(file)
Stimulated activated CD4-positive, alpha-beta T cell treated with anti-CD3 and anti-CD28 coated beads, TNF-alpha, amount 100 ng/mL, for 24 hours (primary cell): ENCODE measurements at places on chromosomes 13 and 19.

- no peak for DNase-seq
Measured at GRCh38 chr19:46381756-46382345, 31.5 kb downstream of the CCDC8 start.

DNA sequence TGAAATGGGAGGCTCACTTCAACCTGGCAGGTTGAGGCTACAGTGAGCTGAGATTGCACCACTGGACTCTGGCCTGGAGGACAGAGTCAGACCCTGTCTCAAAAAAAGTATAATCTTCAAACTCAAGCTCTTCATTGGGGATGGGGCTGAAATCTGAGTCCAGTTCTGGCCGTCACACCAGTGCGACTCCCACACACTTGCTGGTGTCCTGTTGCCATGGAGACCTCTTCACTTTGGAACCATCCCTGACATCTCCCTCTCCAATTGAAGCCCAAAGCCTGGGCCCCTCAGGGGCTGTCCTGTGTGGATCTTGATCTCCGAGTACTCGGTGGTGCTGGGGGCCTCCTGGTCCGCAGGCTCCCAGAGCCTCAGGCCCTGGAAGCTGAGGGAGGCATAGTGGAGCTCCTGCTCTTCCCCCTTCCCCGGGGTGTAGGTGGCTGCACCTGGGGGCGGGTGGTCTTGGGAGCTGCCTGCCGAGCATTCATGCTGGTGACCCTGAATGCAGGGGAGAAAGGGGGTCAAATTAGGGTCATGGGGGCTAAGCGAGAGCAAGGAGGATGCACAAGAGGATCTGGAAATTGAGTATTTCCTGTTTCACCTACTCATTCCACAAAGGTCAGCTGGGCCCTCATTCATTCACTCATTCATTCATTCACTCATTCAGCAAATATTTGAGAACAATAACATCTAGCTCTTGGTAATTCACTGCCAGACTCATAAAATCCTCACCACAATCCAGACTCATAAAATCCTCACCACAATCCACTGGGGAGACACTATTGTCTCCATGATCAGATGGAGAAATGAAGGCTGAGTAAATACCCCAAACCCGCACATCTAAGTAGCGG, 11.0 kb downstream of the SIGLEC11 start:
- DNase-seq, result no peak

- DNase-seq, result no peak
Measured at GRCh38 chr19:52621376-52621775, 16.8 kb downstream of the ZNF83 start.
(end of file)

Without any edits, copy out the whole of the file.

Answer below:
Stimulated activated CD4-positive, alpha-beta T cell treated with anti-CD3 and anti-CD28 coated beads, TNF-alpha, amount 100 ng/mL, for 24 hours (primary cell): ENCODE measurements at places on chromosomes 13 and 19.

- no peak for DNase-seq
Measured at GRCh38 chr19:46381756-46382345, 31.5 kb downstream of the CCDC8 start.

DNA sequence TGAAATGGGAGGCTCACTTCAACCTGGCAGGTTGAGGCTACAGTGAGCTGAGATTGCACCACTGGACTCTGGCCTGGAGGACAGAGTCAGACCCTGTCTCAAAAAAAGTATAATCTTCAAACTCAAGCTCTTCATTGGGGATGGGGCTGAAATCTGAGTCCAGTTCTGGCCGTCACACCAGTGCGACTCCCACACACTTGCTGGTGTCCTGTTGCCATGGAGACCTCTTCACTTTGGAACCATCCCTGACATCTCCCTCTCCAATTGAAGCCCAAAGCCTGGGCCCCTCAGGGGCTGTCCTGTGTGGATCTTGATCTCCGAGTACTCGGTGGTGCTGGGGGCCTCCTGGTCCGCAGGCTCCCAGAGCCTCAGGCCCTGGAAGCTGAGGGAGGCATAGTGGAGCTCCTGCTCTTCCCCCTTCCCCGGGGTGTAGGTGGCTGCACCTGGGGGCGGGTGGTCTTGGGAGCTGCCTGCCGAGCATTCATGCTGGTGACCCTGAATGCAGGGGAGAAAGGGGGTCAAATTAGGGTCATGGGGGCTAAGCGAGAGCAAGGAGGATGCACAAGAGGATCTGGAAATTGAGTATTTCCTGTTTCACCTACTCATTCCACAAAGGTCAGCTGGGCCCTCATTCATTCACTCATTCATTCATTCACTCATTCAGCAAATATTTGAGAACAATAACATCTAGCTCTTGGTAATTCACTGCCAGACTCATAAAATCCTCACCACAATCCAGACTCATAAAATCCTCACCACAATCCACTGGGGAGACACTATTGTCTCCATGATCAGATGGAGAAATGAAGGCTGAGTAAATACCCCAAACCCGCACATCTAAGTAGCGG, 11.0 kb downstream of the SIGLEC11 start:
- DNase-seq, result no peak

- DNase-seq, result no peak
Measured at GRCh38 chr19:52621376-52621775, 16.8 kb downstream of the ZNF83 start.